Organization of DNA in Chromatin (Paperback)
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As the DNA in our genome comprises about three billion base-pairs, with each base-pair separated by a third of a nanometer - its total length is about a meter - of all which residing within a compact form knows as chromatin. At first guess, one might think the DNA to be a wound up like a ball of yarn, but chromatin turns out to be a more complex structure, DNA being organized into hierarchical series of superhelices. Counting the right-handed double-helix as the first stage in the hierarchical ordering, the second consists of 147 base-pairs wound around the outside of nucleosomes as a left-handed toroidal-superhelix containing one and three-quarter turns. Each nucleosome contains two pairs each of four different histones, small positively charged basic proteins called H2A, H2B, H3 and H4 spatially related by two-fold symmetry. Adjacent nucleosomes remain connected together by linker DNA, additional DNA (variable in length, but generally between 5- to 60 base-pairs) that exists between nucleosomes, resulting in the formation of an extended 100 Angstrom fiber. In the presence of an additional histone (H1), DNA is known to undergo a still higher level of compaction, organizing itself into a solenoidal super helical structure having a diameter of about 300 Angstroms. This 300 Angstrom fiber can readily be seen by electron microscopy and, almost certainly, the unraveling of its structure foreshadows still further complex structural features of chromatin to be discovered in future years. In order for DNA to be organized into this hierarchical series of superhelices, there must be a source of flexibility in DNA structure that allows this to happen. Earlier, the author put forward a kinked model to understand how DNA is organized within the nucleosome. The model assumed nucleosome DNA to be in its B- form, separated by 'mixed-puckered kinks' every 10 base-pairs. Ink this book, he presents a modification to this model; this being necessary to explain important additional experimental information uncovered several years after the model was proposed. The modified model proposed that if there were an equal probability of both 10 base-pars of B- DNA or 11 base-pairs of A- DNA existing within any given segment of the left-handed toroidal super helical structure - these being connected together by 'mixed-puckered kinks' - then a population of such aperiodic structures can be expected to give rise to the periodic cutting-patterns observed experimentally. This would be true for naked DNA molecules immobilized on a calcium-phosphate crystalline surface as well, provided they also formed left-handed toroidal superhelices under these conditions.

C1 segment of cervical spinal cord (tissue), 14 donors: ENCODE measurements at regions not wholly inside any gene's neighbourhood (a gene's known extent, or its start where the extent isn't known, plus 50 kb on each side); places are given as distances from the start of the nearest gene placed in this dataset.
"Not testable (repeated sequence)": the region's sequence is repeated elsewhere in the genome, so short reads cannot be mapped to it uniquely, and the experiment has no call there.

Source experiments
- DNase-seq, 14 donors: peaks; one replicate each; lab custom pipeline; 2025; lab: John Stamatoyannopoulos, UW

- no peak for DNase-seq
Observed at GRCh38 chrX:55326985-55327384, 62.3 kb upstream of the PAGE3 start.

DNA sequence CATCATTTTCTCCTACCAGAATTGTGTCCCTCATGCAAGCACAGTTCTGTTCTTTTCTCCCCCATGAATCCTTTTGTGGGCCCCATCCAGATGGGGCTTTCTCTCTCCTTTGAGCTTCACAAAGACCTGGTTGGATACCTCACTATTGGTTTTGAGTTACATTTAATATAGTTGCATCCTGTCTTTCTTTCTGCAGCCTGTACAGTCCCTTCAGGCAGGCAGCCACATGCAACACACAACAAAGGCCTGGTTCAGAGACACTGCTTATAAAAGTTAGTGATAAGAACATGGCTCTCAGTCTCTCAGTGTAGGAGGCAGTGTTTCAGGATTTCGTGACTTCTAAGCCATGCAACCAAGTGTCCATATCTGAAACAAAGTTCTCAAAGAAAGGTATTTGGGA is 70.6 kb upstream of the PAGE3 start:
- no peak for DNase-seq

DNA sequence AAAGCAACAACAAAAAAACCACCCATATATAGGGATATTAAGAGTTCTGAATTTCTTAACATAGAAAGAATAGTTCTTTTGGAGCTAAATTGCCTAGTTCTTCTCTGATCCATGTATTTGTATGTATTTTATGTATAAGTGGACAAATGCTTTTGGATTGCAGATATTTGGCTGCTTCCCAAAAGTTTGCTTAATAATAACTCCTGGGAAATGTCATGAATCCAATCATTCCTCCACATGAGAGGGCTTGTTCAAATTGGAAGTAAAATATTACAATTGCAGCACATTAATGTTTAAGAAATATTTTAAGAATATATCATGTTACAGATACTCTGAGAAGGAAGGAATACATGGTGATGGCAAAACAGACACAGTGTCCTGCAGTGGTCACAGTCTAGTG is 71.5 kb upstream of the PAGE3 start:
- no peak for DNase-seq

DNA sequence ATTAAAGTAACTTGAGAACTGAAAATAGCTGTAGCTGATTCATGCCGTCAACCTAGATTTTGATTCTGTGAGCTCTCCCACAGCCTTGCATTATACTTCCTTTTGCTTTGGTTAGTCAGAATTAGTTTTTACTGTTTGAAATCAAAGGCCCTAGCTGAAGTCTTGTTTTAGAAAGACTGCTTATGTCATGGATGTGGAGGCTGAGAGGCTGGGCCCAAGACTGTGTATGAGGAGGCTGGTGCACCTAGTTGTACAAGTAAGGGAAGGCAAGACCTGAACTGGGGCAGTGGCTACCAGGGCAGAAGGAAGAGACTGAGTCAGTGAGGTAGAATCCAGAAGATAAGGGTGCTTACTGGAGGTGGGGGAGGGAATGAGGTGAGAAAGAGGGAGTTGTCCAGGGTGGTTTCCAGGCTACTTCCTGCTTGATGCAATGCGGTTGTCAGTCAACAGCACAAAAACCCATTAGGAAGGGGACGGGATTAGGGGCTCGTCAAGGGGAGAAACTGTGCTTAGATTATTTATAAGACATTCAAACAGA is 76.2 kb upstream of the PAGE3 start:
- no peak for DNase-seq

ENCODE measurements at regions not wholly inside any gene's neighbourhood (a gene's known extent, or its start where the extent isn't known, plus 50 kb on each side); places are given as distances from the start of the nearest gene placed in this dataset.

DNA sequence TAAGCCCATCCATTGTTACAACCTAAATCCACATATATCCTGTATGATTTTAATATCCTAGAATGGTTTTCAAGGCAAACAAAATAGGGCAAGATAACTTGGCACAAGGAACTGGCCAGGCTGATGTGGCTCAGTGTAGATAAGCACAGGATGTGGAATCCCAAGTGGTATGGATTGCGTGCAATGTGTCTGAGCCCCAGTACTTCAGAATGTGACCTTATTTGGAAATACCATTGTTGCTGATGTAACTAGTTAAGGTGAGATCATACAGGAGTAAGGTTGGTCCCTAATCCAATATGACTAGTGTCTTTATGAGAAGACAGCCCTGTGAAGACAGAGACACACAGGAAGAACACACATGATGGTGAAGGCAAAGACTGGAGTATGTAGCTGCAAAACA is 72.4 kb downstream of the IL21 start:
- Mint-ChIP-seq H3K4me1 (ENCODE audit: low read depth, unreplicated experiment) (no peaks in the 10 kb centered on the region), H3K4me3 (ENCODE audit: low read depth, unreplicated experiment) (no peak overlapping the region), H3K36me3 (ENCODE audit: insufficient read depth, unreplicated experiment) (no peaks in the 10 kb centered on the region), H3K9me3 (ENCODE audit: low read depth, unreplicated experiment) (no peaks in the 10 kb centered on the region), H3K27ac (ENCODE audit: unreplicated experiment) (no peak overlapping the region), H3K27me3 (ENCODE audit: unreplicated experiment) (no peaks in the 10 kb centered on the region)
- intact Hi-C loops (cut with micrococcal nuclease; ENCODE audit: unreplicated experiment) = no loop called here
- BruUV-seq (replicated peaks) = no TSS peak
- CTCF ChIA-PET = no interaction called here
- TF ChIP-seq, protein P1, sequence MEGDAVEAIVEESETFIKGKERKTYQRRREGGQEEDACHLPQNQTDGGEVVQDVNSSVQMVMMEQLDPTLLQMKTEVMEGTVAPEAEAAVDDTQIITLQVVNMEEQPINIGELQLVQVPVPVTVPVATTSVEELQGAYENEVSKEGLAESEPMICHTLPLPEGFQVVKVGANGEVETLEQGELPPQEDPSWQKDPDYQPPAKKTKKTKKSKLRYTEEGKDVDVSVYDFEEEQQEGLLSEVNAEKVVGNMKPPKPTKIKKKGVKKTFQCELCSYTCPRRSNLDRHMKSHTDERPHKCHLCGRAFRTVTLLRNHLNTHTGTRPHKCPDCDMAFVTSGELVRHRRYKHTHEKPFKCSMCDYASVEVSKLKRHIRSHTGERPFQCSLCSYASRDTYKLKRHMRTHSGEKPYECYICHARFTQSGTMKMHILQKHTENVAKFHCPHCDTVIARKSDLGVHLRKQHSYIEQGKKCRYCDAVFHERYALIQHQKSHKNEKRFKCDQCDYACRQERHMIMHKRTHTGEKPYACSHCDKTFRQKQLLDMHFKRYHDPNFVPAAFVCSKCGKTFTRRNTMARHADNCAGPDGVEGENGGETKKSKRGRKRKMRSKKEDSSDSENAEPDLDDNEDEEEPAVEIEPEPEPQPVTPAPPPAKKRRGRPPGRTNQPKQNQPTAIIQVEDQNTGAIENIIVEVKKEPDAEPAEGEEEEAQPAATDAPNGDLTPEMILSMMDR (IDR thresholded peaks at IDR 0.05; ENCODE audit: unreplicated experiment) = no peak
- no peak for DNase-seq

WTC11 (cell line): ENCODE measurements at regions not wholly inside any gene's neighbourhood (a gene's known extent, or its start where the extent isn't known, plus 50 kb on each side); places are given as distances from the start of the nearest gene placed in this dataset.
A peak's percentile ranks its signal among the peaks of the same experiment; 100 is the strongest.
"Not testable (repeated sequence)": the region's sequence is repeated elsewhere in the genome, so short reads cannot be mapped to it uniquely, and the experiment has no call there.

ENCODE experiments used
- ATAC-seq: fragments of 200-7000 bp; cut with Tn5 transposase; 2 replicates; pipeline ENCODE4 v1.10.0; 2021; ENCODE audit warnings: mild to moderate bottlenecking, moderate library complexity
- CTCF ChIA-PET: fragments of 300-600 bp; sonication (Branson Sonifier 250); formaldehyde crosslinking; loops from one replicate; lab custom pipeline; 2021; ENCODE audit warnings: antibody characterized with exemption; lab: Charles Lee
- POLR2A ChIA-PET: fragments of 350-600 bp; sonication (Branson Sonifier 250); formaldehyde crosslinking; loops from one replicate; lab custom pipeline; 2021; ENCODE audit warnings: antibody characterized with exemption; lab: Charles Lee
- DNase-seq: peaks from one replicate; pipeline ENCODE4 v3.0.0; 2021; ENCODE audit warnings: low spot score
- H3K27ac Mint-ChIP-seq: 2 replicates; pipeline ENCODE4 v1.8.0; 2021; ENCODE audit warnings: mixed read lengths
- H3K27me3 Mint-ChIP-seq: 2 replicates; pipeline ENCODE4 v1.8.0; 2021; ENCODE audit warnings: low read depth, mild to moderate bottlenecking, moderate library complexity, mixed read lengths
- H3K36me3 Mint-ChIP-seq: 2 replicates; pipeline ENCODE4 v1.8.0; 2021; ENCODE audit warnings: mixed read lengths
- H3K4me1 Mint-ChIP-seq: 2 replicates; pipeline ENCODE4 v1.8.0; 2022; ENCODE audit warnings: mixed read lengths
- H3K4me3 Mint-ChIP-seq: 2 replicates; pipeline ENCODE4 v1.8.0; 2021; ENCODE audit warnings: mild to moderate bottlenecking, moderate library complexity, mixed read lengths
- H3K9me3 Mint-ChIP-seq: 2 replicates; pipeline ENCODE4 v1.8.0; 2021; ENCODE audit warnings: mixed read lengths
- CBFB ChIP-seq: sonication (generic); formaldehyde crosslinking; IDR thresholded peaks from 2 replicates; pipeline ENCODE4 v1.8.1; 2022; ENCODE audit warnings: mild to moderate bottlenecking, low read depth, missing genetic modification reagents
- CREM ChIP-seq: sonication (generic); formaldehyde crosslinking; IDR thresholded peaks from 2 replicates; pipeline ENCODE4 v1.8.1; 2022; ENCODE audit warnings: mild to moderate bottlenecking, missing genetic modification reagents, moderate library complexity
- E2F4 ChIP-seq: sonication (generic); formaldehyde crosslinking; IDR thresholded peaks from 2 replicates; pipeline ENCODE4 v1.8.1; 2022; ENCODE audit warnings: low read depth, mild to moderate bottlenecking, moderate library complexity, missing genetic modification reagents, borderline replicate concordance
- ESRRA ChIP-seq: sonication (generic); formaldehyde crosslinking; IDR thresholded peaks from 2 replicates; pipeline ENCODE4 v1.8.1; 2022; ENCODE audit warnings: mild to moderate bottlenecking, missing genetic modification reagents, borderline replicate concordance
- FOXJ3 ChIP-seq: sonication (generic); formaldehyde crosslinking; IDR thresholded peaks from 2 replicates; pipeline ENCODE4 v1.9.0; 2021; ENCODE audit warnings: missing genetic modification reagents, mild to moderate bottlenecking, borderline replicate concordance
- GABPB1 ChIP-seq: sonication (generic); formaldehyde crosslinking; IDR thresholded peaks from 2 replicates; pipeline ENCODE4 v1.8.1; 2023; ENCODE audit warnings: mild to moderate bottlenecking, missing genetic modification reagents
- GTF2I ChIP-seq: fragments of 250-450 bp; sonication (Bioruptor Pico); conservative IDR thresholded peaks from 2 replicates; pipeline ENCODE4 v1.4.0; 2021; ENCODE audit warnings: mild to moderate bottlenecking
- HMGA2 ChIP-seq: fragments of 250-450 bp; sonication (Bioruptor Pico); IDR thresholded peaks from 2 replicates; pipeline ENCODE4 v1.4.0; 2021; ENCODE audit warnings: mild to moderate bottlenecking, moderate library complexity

In both cases, probability considerations predict cutting patters to be symmetrically distributed around integral multiples of 10.5 base-pairs along DNA, the relative magnitudes of the surroundings peaks in these patterns being governed by the binomial distribution - the proof of which is presented in this book.